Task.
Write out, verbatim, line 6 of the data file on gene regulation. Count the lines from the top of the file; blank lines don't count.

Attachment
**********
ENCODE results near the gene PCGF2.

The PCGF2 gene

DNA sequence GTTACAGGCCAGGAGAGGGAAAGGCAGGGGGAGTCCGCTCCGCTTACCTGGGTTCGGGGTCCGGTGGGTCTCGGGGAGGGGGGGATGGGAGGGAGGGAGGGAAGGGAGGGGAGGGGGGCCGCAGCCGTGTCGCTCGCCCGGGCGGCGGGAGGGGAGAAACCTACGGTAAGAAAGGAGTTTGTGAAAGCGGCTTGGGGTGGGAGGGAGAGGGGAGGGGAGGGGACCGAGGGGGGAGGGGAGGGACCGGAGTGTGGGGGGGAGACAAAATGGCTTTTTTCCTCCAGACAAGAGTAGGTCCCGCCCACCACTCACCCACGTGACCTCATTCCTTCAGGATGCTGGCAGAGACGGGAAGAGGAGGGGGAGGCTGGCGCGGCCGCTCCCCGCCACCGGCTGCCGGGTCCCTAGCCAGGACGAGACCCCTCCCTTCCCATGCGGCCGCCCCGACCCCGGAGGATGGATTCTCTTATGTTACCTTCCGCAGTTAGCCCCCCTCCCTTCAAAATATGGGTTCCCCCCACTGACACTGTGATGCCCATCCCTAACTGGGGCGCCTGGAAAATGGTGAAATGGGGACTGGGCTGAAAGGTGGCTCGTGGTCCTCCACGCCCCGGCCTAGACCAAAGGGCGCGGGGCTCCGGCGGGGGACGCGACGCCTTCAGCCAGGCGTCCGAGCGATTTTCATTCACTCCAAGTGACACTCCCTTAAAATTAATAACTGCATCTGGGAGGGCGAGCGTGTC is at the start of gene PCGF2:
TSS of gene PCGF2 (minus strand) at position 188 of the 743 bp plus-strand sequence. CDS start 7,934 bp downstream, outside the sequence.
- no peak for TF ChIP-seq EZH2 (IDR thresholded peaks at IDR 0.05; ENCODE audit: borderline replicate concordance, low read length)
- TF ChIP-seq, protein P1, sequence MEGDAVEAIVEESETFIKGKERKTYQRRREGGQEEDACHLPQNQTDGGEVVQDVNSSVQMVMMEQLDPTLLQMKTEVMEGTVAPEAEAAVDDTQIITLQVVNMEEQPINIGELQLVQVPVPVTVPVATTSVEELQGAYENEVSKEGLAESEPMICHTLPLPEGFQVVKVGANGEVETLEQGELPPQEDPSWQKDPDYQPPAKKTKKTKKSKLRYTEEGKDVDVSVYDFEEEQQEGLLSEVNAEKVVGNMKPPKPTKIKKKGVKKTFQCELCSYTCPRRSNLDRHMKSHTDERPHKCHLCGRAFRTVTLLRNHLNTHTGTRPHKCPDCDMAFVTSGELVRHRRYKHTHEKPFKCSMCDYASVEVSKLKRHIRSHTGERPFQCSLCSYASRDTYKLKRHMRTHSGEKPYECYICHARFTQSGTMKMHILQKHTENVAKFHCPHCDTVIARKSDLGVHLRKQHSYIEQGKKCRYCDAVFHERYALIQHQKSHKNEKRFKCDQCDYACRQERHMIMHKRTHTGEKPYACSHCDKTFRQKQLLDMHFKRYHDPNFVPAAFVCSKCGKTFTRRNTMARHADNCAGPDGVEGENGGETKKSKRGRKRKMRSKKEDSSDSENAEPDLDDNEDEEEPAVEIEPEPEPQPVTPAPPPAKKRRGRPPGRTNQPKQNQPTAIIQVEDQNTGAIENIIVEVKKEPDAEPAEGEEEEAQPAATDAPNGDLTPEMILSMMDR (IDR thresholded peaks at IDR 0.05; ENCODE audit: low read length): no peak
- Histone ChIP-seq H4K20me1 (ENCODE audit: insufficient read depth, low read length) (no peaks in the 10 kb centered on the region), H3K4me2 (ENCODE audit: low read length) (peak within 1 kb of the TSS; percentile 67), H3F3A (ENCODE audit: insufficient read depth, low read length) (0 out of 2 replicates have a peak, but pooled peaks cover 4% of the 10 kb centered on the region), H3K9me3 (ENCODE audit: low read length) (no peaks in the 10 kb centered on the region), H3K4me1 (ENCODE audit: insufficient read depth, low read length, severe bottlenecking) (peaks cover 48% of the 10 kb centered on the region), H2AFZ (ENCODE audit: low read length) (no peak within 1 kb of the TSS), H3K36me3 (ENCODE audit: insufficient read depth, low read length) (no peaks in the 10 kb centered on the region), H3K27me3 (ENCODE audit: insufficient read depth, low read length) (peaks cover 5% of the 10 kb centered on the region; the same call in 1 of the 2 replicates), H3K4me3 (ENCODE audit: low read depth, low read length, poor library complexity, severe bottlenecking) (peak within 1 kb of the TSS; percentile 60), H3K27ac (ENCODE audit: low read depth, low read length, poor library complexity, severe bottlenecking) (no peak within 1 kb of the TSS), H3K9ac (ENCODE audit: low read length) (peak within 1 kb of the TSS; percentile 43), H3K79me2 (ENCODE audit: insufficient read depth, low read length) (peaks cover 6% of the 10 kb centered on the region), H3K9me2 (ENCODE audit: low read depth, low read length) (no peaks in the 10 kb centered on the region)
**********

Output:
- TF ChIP-seq, protein P1, sequence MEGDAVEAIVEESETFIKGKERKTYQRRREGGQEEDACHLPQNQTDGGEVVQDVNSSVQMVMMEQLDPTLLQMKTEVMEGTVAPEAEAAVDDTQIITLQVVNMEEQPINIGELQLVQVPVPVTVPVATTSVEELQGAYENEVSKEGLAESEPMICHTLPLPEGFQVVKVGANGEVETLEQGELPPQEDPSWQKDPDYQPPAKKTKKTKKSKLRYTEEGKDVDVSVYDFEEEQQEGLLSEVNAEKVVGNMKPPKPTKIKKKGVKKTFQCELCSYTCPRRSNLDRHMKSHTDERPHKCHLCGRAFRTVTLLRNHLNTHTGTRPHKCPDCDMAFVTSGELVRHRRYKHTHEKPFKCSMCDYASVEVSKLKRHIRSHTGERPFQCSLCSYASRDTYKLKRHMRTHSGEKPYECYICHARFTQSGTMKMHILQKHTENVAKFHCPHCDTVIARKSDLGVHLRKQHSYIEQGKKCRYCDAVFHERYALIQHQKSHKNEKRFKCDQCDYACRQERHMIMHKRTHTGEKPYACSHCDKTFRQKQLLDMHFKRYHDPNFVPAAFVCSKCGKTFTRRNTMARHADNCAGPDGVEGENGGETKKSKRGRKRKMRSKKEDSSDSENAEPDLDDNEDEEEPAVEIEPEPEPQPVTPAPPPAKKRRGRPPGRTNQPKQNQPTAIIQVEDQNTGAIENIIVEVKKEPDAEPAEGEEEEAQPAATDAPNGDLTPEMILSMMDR (IDR thresholded peaks at IDR 0.05; ENCODE audit: low read length): no peak